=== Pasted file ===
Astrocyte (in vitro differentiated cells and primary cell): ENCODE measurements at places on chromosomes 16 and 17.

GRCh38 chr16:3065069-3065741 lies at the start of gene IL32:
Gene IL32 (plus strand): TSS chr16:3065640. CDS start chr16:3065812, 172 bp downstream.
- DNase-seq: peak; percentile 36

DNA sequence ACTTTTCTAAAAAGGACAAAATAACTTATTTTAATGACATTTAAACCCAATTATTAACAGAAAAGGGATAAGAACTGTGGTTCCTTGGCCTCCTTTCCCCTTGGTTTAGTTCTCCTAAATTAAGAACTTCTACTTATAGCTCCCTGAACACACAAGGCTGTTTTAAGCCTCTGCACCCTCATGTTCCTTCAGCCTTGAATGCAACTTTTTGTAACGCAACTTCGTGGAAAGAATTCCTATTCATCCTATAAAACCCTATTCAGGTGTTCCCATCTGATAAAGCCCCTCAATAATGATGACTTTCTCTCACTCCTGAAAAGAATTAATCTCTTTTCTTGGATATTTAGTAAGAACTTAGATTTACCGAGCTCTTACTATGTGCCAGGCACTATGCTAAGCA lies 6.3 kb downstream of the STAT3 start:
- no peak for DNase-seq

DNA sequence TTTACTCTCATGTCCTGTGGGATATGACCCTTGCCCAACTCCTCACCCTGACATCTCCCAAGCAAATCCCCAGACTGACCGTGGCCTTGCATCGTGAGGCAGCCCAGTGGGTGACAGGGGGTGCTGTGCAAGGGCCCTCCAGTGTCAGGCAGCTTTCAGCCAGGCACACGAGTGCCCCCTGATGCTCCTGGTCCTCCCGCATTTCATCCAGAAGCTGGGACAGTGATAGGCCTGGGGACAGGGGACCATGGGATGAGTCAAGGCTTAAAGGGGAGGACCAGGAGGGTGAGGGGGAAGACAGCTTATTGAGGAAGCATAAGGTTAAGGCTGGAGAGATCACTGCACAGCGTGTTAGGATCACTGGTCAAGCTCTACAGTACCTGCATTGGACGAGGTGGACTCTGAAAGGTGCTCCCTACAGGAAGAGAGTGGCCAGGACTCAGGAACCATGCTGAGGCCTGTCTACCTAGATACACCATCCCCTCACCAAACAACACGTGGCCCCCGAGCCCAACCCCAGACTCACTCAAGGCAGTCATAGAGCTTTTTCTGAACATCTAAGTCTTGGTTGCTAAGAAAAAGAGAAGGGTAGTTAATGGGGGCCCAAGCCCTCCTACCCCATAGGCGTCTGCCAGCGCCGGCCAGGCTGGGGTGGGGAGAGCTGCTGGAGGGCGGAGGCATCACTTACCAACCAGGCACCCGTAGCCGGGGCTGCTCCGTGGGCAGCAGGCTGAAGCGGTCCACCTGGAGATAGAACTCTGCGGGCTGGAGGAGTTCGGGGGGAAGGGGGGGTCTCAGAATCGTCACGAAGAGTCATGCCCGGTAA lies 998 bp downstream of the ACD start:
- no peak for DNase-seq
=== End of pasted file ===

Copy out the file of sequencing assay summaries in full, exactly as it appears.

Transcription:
Astrocyte (in vitro differentiated cells and primary cell): ENCODE measurements at places on chromosomes 16 and 17.

GRCh38 chr16:3065069-3065741 lies at the start of gene IL32:
Gene IL32 (plus strand): TSS chr16:3065640. CDS start chr16:3065812, 172 bp downstream.
- DNase-seq: peak; percentile 36

DNA sequence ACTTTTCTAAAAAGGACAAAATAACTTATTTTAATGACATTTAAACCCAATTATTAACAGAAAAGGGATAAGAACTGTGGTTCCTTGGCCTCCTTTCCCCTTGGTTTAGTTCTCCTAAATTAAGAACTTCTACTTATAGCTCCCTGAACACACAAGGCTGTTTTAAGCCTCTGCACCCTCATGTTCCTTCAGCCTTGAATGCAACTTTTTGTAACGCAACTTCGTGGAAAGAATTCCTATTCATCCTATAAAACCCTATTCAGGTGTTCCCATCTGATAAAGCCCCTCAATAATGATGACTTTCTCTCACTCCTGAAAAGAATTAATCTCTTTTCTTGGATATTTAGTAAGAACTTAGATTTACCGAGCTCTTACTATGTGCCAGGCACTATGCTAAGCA lies 6.3 kb downstream of the STAT3 start:
- no peak for DNase-seq

DNA sequence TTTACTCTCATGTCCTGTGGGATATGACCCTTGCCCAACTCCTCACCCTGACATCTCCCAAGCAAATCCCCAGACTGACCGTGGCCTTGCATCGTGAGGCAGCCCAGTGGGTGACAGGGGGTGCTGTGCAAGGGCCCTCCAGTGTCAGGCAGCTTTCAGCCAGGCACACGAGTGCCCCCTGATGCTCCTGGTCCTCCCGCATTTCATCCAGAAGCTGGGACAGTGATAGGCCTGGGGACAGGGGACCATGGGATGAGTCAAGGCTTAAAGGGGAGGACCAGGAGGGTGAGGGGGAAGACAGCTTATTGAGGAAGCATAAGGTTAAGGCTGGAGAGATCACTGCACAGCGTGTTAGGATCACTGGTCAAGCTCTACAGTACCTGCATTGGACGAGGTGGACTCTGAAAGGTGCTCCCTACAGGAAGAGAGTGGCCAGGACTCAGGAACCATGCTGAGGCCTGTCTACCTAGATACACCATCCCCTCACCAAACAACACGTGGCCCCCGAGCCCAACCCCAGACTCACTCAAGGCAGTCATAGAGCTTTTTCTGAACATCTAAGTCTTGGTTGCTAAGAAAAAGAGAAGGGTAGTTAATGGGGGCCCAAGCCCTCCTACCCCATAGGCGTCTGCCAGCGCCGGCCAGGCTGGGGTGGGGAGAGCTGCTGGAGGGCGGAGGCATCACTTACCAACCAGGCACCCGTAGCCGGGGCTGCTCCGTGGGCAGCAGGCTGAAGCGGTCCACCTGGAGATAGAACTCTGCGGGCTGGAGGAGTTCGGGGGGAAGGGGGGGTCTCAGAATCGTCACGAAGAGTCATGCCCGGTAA lies 998 bp downstream of the ACD start:
- no peak for DNase-seq